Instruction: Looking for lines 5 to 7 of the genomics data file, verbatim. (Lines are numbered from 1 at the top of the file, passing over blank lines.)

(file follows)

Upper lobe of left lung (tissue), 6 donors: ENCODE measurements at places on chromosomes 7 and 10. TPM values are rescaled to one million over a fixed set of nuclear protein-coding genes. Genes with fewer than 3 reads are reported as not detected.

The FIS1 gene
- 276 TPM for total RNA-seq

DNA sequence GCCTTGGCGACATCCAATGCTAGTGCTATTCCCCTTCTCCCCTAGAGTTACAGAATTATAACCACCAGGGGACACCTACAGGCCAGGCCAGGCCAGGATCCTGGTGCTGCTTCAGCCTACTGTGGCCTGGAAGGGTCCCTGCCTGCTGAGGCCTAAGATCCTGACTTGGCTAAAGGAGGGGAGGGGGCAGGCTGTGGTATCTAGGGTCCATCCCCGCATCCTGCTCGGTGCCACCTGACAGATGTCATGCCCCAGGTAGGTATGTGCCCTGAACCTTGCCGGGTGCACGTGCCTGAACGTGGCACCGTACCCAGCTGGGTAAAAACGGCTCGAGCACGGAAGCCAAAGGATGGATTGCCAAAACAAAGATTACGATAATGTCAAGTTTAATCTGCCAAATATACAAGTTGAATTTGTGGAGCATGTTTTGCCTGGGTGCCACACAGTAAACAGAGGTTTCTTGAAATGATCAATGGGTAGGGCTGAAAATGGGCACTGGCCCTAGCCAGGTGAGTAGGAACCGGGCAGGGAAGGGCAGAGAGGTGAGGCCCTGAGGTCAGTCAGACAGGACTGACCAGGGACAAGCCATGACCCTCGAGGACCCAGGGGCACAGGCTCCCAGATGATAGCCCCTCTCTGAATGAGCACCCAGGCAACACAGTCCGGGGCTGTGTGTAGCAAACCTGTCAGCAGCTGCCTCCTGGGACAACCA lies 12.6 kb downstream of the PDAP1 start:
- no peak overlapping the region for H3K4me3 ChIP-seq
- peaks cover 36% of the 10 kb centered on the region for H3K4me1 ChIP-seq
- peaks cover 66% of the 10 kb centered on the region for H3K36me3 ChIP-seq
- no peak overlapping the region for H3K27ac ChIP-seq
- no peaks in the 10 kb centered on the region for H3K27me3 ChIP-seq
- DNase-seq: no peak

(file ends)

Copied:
- no peak overlapping the region for H3K4me3 ChIP-seq
- peaks cover 36% of the 10 kb centered on the region for H3K4me1 ChIP-seq
- peaks cover 66% of the 10 kb centered on the region for H3K36me3 ChIP-seq